A Wabash student and alum teamed last summer to develop an idea for Carmel, Indiana’s first Bark Park. Kurt Snyder ’89 employed Sam Spoerle ’13 during the 2011 summer months.
“Sam worked for me as an paid intern via a grant from Wabash,” Snyder explained. “What he did specifically was do research and other things related to the creation of dog parks in Carmel. In the end, his research helped me be a better advocate when I spoke to the parks board in Carmel. As a result, the parks board approved it.”
The approval came from Carmel city officials this spring. Here is Sam’s account of the experience.
Sam Spoerle ‘ 13 – Last summer, working with Kurt was awesome. It almost didn’t happen though, because I had initially missed the deadline for the application. It was through the Eli Business Grant and I had not filled out any of the paper work that was needed for me to even apply. With Kurt’s help though, we were able to reopen the application online and I got everything filled out and we had an interview the next week. It helped a lot that I was a dog owner in Carmel too, so this was more than just another internship.
Throughout the summer, I worked primarily at home. Kurt had set up a Dropbox for us to share files with each other. He always had a list of tasks that needed to be done in order to keep the projecting rolling that would be updated in the Dropbox every day. This included hours upon hours of researching local dog parks as well as dog parks all across the country. We conducted multiple interviews with people who had done exactly what we were trying to do.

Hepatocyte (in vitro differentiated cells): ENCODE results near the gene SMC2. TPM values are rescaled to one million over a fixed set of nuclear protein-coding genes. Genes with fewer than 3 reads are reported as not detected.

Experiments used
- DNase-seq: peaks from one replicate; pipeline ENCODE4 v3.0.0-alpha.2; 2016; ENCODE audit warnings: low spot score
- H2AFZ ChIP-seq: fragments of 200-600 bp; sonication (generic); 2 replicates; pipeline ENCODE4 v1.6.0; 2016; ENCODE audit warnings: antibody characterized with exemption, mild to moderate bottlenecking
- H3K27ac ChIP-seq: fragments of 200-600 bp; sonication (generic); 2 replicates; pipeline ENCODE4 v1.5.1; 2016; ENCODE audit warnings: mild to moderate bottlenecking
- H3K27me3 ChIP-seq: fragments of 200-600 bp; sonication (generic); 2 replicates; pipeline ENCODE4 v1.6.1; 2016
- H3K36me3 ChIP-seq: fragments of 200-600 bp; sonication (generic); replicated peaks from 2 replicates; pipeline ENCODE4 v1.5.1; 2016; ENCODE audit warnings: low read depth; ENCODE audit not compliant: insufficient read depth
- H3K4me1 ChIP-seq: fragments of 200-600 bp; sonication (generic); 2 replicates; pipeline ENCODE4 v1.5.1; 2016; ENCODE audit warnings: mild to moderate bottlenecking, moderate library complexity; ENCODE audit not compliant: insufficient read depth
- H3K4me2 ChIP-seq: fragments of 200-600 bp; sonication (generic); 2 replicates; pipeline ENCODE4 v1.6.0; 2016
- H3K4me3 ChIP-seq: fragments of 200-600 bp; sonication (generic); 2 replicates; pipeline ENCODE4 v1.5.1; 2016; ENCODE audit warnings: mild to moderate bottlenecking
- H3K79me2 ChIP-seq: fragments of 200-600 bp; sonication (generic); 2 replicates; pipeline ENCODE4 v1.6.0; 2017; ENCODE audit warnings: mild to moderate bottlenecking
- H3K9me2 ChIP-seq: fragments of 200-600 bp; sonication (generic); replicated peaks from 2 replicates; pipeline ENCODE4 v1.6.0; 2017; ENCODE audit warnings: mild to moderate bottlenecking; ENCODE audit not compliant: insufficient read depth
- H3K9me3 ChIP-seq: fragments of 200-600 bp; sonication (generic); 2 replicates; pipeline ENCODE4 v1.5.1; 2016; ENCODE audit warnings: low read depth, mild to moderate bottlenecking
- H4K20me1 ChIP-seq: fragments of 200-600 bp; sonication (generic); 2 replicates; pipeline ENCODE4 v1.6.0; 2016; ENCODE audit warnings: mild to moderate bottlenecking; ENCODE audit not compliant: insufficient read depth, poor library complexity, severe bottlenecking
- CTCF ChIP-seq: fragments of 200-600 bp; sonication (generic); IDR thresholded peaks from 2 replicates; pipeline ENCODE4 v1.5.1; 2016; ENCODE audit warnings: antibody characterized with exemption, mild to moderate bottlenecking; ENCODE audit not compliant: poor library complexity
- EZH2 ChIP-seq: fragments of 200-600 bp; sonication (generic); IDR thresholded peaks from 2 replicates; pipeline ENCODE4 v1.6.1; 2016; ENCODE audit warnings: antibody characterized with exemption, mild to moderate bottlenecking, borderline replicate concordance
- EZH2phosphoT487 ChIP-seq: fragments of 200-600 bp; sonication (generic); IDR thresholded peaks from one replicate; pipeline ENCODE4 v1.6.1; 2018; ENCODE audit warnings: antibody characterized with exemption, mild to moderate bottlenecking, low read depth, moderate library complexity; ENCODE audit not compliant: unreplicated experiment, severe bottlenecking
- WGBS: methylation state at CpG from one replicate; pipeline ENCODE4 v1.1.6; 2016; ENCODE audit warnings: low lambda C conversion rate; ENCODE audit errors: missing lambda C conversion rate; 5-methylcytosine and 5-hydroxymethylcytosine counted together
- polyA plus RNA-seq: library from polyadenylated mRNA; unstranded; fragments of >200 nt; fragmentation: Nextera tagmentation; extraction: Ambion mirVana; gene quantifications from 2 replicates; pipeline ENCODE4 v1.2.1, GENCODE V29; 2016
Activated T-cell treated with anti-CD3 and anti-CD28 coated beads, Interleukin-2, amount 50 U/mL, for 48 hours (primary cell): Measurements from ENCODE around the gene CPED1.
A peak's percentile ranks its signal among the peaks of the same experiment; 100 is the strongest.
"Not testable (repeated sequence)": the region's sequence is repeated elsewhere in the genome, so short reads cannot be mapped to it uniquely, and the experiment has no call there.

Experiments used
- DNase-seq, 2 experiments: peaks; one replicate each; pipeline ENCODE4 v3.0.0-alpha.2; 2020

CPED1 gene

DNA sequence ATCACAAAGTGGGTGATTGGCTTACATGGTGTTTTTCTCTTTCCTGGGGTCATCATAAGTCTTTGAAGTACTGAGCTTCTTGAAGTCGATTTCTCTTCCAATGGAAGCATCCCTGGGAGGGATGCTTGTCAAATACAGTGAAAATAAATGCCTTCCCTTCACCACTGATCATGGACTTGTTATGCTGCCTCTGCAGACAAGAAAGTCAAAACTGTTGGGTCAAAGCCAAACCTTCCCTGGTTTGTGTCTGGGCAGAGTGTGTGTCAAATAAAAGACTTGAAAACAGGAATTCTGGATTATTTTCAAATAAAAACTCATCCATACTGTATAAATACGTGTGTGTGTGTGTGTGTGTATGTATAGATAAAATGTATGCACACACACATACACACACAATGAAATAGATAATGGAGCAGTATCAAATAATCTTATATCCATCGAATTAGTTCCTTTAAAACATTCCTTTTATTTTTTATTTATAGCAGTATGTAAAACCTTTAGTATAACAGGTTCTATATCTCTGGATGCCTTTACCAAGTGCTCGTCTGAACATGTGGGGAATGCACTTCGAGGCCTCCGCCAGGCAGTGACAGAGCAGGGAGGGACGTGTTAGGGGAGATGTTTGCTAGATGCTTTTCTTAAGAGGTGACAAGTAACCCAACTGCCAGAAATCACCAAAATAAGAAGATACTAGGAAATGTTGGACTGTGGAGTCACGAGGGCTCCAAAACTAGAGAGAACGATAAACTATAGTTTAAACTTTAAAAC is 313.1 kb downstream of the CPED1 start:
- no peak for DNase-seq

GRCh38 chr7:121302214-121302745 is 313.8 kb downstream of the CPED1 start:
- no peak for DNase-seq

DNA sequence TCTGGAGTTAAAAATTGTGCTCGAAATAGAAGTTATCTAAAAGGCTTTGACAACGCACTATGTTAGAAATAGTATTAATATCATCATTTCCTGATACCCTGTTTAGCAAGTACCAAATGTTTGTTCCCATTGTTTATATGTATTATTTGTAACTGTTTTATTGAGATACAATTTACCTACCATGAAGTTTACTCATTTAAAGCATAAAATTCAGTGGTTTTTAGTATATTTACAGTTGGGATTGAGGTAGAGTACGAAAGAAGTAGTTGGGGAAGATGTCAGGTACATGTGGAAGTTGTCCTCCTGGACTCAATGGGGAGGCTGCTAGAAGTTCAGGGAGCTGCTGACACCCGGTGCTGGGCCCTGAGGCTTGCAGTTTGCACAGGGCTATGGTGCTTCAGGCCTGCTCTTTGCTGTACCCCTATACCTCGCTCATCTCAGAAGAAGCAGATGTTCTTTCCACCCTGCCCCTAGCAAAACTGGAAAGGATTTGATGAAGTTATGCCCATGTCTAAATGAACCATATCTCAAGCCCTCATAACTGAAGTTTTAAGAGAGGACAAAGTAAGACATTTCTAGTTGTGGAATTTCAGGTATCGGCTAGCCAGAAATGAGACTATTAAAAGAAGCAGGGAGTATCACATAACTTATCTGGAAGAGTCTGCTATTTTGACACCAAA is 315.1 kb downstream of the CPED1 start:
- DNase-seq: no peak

As the summer went on, we had our research completed and organized in a way that we would present to the Carmel Clay Parks and Recreations board. After talking with Park administrators, we soon realized that our project was not a matter of if it will come to fruition, but when. We had no doubts that we would not be able to push for a dog park in Carmel.
After the summer was over, I had to go back to school. I would do the occasional small project for Kurt, but he became the primary advocate at the meetings. You see, the park administrators that we talked to over the summer continued to email Kurt and I on the updates about the progress of the park. Kurt was attending multiple Park Board meetings and was able to stand up by himself and advocate for a dog park. He continued going and spoke at every meeting until he got the answer he wanted. It was a true example of what Wabash Always Fights really means.
Seeing the fruits of my labor meant so much to me. Internships always have this stigma of being menial tasks that are created simply to give the intern something to do. Kurt really made this project something that we were working on together. I didn’t really feel like an intern, I felt like Kurt’s partner in this entire endeavor. That is what made it so much better for me. WAF!